When the poet E.E. Cummings wrote, “The world is mud-luscious and puddle-wonderful” he could’ve been describing early spring in Connecticut. Even in mud season, there are plenty of unique outdoor family travel adventures in the nutmeg state. So grab your boots, fishing gear, paddles, and rubber ducks and check out these four family travel ideas.
1. Bet on When Winter Will Completely Melt Away
For the last 38 years the Volunteer Fire Department in the town of Kent, Connecticut, has hosted the annual Ice Watch fundraiser.
Each year, a tripod is placed on the frozen Housatonic River. A rope attaches the tripod to a car clock on the bank of the river. When the ice breaks, the tripod is forced downstream, tripping the clock that is 100 feet from the original starting point of the tripod.
For $2 a ticket your family can have fun guessing the date, hour and minute when the ice will break. Tickets can be purchased anywhere in Kent where white boxes with the tripod on them can be found and all guesses must be made between Feb. 19 at 12:01 a.m. and April 30 at 11:59 p.m. If you guess the time that is closest to when the ice actually melts, the fire department will split the proceeds of the fundraiser.
This is a great way to get the whole family excited about visiting Connecticut and the frozen Housatonic River. If everyone in the family takes a guess, the excitement of friendly competition can fuel the excitement of the trip as a whole. Even if the ice doesn’t melt during your trip, you can always keep an eye on it and use it as a reminder of the great times you had there once it finally does melt.
2. Get a Taste of the Maple Syrup Production Culture of Connecticut
For many New Englanders, February and March are synonymous with maple sugaring.
Connecticut is one of the United States’ leaders in producing 100 percent maple pure maple syrup. Throughout the region, festivals take place to celebrate this seasonal tradition. Like pumpkin patch fun in the fall, a maple syrup festival in the spring can expose kids and adults to fun and yummy seasonal activities.
There are hundreds of places in Connecticut that offer the maple syrup festival experience. Tours, syrup and sugar making demonstrations, tree tapping, story time for kids, and more can be experienced throughout Connecticut at Local sugar houses and at centers such as the New Canaan Nature Center and the Audubon Nature Center in Sharon. At the Institute for American Indian Studies in Washington, Connecticut, your family can learn how Native Americans made and used maple syrup.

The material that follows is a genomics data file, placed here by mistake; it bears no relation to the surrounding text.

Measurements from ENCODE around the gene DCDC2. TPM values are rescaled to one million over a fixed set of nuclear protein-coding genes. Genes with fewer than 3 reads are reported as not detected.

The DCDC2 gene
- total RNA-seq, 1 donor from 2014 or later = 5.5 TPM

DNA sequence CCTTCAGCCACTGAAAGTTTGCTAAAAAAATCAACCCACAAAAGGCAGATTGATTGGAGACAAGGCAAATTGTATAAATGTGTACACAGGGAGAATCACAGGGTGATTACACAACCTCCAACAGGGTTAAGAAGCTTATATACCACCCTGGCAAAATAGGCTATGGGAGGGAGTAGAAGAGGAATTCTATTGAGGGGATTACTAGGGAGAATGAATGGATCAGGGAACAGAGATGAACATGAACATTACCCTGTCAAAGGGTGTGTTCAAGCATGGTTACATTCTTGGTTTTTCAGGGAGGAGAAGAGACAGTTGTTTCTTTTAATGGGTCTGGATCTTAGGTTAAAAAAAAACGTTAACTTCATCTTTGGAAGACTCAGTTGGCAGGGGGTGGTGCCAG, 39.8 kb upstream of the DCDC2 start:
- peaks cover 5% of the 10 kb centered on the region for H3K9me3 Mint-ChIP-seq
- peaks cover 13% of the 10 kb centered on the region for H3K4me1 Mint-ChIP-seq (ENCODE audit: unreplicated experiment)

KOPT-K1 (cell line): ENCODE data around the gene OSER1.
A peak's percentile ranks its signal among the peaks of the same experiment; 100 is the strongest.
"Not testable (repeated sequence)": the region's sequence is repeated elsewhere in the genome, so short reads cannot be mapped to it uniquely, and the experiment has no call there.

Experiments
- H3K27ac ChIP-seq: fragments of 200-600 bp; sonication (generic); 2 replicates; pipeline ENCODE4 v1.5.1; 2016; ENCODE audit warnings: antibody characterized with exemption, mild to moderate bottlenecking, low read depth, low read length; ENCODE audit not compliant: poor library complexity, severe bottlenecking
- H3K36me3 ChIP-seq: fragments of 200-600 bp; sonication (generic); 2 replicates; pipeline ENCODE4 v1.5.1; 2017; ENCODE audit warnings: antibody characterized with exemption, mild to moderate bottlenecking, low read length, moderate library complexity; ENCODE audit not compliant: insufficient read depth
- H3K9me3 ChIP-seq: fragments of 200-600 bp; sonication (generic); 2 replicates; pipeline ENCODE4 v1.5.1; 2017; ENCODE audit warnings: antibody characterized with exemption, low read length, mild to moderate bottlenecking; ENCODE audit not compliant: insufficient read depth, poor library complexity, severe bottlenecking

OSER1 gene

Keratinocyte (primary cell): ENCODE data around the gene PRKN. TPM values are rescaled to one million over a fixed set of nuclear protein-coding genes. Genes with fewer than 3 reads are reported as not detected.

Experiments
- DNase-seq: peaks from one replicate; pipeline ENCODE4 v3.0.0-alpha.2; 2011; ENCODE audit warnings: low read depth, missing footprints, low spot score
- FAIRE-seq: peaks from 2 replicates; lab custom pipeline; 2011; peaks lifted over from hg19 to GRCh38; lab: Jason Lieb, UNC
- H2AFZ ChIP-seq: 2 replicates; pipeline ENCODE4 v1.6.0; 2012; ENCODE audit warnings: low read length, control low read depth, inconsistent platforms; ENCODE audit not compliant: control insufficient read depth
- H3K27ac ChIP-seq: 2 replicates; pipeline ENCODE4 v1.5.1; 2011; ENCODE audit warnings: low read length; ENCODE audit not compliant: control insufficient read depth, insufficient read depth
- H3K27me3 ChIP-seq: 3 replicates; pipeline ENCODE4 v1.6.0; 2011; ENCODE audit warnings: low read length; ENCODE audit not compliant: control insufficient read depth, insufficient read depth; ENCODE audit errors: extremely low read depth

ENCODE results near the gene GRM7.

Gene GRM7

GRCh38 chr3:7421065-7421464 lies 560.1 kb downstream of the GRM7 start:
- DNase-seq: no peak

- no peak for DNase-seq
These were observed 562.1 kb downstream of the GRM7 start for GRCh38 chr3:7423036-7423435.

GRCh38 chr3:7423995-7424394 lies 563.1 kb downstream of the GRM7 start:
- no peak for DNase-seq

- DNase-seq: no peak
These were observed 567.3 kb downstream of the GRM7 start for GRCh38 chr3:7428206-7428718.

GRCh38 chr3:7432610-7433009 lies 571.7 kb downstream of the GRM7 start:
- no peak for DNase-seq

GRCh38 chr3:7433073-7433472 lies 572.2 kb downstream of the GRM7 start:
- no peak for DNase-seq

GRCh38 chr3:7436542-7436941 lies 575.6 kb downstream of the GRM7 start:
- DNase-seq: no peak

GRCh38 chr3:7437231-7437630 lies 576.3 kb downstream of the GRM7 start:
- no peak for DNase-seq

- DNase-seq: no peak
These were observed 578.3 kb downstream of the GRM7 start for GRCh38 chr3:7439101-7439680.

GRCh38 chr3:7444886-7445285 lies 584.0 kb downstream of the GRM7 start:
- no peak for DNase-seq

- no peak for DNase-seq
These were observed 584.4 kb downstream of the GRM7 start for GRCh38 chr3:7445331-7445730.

3. Try Fly Fishing, Kayaking or Canoeing on the Farmington River
The Farmington River, designated as one of the nation’s “wild and scenic rivers,” offers the best fly-fishing in Connecticut. There are several tackle shops by the river that offer fly-fishing lessons for beginners. Children, twelve and under, can drop their lines in a specially stocked area.
Remember, you’ll need a Connecticut Fishing License and fishing gear to participate in this activity. Fishing is always a family friendly activity that kids love, especially if there’s plenty of fish. Connecticut has many other locations that are perfect for family fishing trips.
Also on the river, you’ll see many out on canoes and kayaks. Depending on the age of your family members, this could be a fun and exhilarating activity to build teamwork and trust. Lessons for canoeing, kayaking, and even stand up paddle boarding are also available. These activities can be a unique way to relax and enjoy the natural beauty of Connecticut.
4. Race Your Very Own Rubber Ducky in a Connecticut River
With the snow and ice melted it’s a perfect time for a race. And who better to paddle downstream than a duck? Several river towns throughout Connecticut hold annual fundraisers where tens of thousands of rubber ducks race to a watery finish line.
Some locations currently holding these duck races are the town of Naugatuck, Milford Harbor, and the Pequabuck River. Rubber ducks are usually available to purchase at local shops in each town and are numbered so that the owner can recognize their duck if it crosses the finish line as the winner.
Each year a variety of charities benefit from the race. The proceeds from the races, raffles, and festival are donated to these charities, making this event not an opportunity for fun and competition, but also an opportunity to teach kids about giving back.
This post was written by Justine Ickes, a contributing writer for Washington Parent, writes about travel, culture, education and people making a difference.
Post updated in 2016 by TravelingMom intern Alexandra Olsen.